Harris: But do you really feel bad for the home run king? He has not been a friend to the media. Not at all.
Williams: I feel bad for anybody who’s in that predicament of being under indictment or scrutiny of the federal government, just because it’s very intense. It’s a human reaction on my part. Bonds could’ve avoided all of this trouble if he had testified truthfully in front of the grand jury that was investigating the BALCO case. Most of the athletes who went in there—and there were more than 30 of them—went in and admitted what they were doing and if you admitted it, you didn’t get into any trouble. They were given immunity from prosecution because the government hoped to use them in trial as witnesses against the dope dealers, who ultimately pleaded guilty, so there was no trial. But that was the dynamic there. Bonds—and it’s understandable because it’s embarrassing—didn’t want to admit that he had used banned drugs. But now my advice, for anybody if you’re ever faced with being questioned by the federal law enforcement: either don’t talk to them, or tell them the truth, because the third alternative is really bad. They get mad when you don’t tell them the truth, and here we go: This is the fourth athlete in the BALCO case to be brought up on charges of lying about their drug use.
Harris: Now who are the others?
Williams: Sure. The most prominent is Marion Jones, the star of the Sydney Olympics. Five medals there in 2000. She pleaded guilty last month to lying to a BALCO investigator about her use of banned drugs. Then there’s an elite track coach, Trevor Graham, and a bicycle racer called Tammy Thomas. Both are accused, also, of lying to the feds, either the grand jury or the investigators, in this big investigation into the use of performance-enhancing drugs.
Harris: So you’re talking about Marion Jones, Trevor Graham, Tammy Thomas and Barry Bonds. Is that it?
Williams: Plus athletes who were subpoenaed before the grand jury or who were interviewed by federal agents. Most of them told the truth and they’ve gone on with their lives, one way or the other.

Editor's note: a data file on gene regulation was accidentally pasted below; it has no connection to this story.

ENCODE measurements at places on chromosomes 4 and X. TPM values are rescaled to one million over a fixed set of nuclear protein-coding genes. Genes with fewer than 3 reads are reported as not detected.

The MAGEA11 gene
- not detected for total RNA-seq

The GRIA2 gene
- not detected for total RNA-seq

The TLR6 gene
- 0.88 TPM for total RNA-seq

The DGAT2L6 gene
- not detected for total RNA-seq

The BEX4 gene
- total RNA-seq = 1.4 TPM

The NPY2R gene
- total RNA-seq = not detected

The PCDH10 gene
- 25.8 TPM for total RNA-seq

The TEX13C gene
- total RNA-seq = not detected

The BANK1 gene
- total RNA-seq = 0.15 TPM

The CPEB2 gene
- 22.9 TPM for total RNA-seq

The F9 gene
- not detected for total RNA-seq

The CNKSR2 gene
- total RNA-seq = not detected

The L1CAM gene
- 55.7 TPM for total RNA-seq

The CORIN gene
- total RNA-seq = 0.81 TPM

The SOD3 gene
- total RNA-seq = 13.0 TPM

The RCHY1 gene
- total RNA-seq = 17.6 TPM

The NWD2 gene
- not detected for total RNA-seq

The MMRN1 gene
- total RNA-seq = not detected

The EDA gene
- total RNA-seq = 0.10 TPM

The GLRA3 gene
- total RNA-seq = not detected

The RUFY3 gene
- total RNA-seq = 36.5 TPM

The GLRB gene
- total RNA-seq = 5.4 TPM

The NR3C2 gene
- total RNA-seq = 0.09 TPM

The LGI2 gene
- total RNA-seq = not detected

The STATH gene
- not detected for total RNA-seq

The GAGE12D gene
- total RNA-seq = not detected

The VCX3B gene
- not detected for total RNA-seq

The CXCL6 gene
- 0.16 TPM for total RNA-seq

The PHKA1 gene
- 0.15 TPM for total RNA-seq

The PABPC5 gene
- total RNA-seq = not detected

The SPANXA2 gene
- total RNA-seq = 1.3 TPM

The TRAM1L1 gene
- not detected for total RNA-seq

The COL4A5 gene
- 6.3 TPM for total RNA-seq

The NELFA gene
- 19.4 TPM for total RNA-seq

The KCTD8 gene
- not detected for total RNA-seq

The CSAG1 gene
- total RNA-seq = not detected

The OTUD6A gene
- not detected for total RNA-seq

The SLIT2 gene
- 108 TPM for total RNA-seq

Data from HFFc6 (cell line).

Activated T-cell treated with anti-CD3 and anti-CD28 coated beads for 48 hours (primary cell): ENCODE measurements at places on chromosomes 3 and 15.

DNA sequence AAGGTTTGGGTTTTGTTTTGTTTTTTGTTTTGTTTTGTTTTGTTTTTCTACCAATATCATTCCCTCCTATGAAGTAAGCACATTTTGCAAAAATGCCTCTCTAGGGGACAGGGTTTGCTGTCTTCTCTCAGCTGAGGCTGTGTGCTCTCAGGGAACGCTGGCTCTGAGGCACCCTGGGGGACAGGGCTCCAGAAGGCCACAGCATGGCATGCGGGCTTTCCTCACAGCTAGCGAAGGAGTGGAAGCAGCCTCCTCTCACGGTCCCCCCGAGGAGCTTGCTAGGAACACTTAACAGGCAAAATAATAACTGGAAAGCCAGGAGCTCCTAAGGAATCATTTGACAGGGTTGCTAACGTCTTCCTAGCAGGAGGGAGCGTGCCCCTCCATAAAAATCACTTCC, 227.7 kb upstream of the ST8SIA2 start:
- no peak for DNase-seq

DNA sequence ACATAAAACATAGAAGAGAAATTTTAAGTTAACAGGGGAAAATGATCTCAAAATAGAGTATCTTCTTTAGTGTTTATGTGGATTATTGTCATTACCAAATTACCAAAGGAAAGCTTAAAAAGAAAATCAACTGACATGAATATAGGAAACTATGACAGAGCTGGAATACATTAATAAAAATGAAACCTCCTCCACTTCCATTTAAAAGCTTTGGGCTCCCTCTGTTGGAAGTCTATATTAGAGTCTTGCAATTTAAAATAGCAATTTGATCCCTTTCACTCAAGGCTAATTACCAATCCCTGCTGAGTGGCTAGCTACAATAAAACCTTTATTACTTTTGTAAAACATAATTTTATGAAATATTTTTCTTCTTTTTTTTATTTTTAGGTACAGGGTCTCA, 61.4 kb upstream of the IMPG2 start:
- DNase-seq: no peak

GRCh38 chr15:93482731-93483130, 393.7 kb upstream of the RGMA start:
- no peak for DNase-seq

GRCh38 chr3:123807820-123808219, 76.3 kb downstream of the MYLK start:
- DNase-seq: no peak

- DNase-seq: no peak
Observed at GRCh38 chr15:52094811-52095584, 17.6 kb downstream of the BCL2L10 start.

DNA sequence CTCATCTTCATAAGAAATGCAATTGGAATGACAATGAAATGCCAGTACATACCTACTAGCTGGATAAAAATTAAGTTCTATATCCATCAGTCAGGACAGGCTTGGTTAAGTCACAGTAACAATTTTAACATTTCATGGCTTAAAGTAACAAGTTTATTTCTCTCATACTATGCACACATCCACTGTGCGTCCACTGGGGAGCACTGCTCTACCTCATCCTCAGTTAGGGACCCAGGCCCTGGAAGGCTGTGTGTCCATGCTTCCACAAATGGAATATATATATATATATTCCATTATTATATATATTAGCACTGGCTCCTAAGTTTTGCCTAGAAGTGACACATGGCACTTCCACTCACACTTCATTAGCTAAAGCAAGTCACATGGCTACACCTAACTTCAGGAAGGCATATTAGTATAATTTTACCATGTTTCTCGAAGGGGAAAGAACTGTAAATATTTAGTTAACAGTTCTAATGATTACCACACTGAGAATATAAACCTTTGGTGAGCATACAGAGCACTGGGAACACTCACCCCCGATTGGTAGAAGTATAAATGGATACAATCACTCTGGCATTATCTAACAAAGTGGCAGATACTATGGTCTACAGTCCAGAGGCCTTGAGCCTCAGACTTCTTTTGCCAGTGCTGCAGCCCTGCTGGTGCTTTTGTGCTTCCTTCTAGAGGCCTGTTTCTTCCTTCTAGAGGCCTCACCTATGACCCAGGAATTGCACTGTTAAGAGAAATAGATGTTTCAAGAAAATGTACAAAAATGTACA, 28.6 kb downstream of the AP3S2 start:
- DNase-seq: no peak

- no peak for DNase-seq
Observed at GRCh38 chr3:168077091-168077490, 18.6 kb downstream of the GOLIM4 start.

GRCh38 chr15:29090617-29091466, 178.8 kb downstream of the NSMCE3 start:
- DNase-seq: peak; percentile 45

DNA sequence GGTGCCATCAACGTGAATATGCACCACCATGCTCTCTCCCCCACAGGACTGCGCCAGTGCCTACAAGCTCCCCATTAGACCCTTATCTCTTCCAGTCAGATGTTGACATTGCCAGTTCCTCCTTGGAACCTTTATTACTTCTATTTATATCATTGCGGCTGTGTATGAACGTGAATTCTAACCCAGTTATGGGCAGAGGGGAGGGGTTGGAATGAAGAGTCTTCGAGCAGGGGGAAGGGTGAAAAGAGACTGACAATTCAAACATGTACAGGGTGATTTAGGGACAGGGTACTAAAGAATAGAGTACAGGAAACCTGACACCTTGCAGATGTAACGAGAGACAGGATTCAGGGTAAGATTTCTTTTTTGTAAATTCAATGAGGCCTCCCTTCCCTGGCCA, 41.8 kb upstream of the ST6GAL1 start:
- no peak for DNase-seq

Harris: So they only have gone after the four. I find that problematic, though, Lance, that other people were doing this, that they were using steroids, but because these four lied, they seem to be facing a higher consequence.
Williams: I don’t understand how the federal government prosecuted this case from the get-go. To me the whole drug conspiracy at BALCO really was for the benefit of the millionaire athletes to immunize them from prosecution and to actually protect their “privacy.” The government sealed all the files regarding the drug use by most of the athletes. I just didn’t understand why they were doing it the way they were doing it. But then I didn’t understand why they were so hot to put me in prison, either.
Harris: This has been a mess. They appoint [former Sen.] George Mitchell the private prosecutor to handle this case. What has been your opinion on the way that Bud Selig, the commissioner of baseball, has handled this steroids investigation?
Williams: Commissioner Selig is constrained by the competing forces in baseball. The union is strong, the owners are powerful and willful, and he doesn’t have a free hand. Having said that, though, he’s also an extremely reactive guy. He’s never really tried to get out in front of this problem, which has been building for years. The current strategy, which actually was developed after our book came out, was to hire a former U.S. senator, George Mitchell, to do an investigation of steroid use in the sport. Now that’s been going on since March of 2006. Some sort of report is supposed to be released later this year. And the real interesting thing is what baseball will do with the information, assuming it’s a credible report. If it is, there’s going to be lots of athletes named in it, lots of ballplayers named in it, and it really could shake the game up. And I just don’t know what they’re going to do as a follow-up.